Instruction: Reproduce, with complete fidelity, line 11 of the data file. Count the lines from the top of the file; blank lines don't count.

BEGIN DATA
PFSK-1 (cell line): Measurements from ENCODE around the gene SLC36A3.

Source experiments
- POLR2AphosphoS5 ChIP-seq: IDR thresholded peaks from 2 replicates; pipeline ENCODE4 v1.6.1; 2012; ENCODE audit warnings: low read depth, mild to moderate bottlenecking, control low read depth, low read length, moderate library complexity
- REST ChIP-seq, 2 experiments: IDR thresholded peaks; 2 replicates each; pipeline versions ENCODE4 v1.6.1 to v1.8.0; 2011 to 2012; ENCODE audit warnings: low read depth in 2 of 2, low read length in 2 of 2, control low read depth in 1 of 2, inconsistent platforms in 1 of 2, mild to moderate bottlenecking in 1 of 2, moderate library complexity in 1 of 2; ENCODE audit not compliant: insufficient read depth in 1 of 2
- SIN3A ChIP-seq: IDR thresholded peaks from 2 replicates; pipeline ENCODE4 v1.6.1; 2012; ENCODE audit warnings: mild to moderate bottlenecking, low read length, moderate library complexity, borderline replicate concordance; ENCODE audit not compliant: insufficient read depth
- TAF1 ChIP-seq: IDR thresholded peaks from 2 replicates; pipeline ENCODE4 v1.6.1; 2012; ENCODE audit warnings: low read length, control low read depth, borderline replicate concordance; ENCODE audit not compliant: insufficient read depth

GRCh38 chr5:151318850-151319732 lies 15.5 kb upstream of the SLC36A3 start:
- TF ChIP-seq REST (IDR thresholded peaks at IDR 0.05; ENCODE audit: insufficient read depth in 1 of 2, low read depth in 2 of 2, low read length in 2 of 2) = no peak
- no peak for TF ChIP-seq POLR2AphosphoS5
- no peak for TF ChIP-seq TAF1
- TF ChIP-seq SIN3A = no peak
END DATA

- TF ChIP-seq SIN3A = no peak